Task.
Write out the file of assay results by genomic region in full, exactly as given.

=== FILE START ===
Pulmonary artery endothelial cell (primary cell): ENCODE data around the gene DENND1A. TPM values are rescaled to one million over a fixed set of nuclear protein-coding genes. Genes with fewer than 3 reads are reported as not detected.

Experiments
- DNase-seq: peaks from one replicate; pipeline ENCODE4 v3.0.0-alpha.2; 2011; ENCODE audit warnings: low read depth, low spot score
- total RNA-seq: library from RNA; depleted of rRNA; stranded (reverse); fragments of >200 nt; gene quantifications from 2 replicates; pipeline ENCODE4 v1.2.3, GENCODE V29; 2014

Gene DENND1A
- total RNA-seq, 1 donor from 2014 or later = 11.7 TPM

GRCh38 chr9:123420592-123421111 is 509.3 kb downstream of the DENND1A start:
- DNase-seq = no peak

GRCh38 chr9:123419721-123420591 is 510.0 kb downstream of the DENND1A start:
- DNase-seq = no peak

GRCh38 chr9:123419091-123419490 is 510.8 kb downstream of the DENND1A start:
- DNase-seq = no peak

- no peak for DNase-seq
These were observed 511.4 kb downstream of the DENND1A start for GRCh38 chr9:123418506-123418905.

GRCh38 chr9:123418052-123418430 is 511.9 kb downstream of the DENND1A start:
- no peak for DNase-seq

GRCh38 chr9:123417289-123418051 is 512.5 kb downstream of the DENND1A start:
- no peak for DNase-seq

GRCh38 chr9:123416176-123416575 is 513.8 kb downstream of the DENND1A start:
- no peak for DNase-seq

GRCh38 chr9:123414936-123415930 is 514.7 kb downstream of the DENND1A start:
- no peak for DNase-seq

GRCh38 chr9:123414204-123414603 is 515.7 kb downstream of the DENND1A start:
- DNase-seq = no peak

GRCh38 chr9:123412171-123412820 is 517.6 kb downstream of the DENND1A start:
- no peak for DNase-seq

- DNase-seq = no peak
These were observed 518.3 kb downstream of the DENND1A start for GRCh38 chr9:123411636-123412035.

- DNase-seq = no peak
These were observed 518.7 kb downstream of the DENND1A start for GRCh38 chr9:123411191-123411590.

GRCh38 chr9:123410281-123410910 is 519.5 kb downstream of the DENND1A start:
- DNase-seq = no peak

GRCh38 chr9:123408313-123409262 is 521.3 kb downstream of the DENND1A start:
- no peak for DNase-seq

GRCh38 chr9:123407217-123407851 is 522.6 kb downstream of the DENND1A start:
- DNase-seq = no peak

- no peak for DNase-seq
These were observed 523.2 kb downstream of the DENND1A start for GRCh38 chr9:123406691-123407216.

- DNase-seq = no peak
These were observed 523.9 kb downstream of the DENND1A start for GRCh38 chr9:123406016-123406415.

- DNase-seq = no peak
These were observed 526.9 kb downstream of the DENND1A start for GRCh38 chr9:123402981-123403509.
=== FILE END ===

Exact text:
Pulmonary artery endothelial cell (primary cell): ENCODE data around the gene DENND1A. TPM values are rescaled to one million over a fixed set of nuclear protein-coding genes. Genes with fewer than 3 reads are reported as not detected.

Experiments
- DNase-seq: peaks from one replicate; pipeline ENCODE4 v3.0.0-alpha.2; 2011; ENCODE audit warnings: low read depth, low spot score
- total RNA-seq: library from RNA; depleted of rRNA; stranded (reverse); fragments of >200 nt; gene quantifications from 2 replicates; pipeline ENCODE4 v1.2.3, GENCODE V29; 2014

Gene DENND1A
- total RNA-seq, 1 donor from 2014 or later = 11.7 TPM

GRCh38 chr9:123420592-123421111 is 509.3 kb downstream of the DENND1A start:
- DNase-seq = no peak

GRCh38 chr9:123419721-123420591 is 510.0 kb downstream of the DENND1A start:
- DNase-seq = no peak

GRCh38 chr9:123419091-123419490 is 510.8 kb downstream of the DENND1A start:
- DNase-seq = no peak

- no peak for DNase-seq
These were observed 511.4 kb downstream of the DENND1A start for GRCh38 chr9:123418506-123418905.

GRCh38 chr9:123418052-123418430 is 511.9 kb downstream of the DENND1A start:
- no peak for DNase-seq

GRCh38 chr9:123417289-123418051 is 512.5 kb downstream of the DENND1A start:
- no peak for DNase-seq

GRCh38 chr9:123416176-123416575 is 513.8 kb downstream of the DENND1A start:
- no peak for DNase-seq

GRCh38 chr9:123414936-123415930 is 514.7 kb downstream of the DENND1A start:
- no peak for DNase-seq

GRCh38 chr9:123414204-123414603 is 515.7 kb downstream of the DENND1A start:
- DNase-seq = no peak

GRCh38 chr9:123412171-123412820 is 517.6 kb downstream of the DENND1A start:
- no peak for DNase-seq

- DNase-seq = no peak
These were observed 518.3 kb downstream of the DENND1A start for GRCh38 chr9:123411636-123412035.

- DNase-seq = no peak
These were observed 518.7 kb downstream of the DENND1A start for GRCh38 chr9:123411191-123411590.

GRCh38 chr9:123410281-123410910 is 519.5 kb downstream of the DENND1A start:
- DNase-seq = no peak

GRCh38 chr9:123408313-123409262 is 521.3 kb downstream of the DENND1A start:
- no peak for DNase-seq

GRCh38 chr9:123407217-123407851 is 522.6 kb downstream of the DENND1A start:
- DNase-seq = no peak

- no peak for DNase-seq
These were observed 523.2 kb downstream of the DENND1A start for GRCh38 chr9:123406691-123407216.

- DNase-seq = no peak
These were observed 523.9 kb downstream of the DENND1A start for GRCh38 chr9:123406016-123406415.

- DNase-seq = no peak
These were observed 526.9 kb downstream of the DENND1A start for GRCh38 chr9:123402981-123403509.